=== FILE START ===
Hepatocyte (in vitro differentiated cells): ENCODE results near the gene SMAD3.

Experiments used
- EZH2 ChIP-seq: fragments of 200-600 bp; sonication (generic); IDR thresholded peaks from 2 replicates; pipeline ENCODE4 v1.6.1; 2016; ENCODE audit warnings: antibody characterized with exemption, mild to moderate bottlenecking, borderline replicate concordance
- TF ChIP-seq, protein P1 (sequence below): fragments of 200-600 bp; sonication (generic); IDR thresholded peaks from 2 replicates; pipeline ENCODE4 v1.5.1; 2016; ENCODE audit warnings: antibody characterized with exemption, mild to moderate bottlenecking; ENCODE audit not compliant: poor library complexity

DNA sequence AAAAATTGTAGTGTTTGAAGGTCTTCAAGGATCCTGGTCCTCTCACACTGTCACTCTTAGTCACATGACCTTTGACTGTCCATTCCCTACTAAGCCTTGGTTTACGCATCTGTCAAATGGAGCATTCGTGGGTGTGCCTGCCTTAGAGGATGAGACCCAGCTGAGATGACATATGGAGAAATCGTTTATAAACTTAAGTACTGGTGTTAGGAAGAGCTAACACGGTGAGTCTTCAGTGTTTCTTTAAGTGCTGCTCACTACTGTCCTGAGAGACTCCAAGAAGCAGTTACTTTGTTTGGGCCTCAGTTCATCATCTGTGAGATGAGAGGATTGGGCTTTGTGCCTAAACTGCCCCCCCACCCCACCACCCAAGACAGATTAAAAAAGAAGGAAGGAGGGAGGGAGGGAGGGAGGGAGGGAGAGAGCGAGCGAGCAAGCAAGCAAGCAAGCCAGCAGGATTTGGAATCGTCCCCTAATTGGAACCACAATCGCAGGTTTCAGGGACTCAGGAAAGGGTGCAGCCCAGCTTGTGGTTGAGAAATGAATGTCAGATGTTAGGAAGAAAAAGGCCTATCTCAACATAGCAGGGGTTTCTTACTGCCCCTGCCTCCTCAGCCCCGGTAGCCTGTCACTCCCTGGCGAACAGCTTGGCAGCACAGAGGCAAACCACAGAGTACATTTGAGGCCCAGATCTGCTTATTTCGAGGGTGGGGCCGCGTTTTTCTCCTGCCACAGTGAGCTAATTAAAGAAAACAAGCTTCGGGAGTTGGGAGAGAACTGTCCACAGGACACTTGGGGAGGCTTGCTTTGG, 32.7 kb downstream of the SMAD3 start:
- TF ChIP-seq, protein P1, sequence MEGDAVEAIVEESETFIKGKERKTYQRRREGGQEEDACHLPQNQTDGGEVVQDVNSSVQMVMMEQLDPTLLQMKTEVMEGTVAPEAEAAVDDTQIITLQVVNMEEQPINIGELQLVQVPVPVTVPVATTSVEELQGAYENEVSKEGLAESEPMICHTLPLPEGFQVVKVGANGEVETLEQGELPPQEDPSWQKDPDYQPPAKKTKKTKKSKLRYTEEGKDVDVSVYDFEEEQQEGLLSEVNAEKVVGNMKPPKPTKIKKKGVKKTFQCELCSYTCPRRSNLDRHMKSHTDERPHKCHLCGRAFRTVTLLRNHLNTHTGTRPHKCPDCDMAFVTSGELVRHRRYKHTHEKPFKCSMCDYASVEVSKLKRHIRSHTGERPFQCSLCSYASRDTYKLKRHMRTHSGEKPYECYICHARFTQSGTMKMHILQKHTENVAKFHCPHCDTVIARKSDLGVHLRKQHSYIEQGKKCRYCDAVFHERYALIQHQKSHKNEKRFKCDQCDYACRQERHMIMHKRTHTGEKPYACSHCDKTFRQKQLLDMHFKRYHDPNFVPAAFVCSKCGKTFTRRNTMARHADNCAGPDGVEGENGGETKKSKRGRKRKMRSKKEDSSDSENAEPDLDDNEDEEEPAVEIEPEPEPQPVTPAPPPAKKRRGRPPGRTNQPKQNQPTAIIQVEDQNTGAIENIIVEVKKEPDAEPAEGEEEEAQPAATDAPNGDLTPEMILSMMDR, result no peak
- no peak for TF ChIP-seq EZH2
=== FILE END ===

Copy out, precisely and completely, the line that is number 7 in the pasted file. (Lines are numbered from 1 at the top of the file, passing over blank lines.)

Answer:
- no peak for TF ChIP-seq EZH2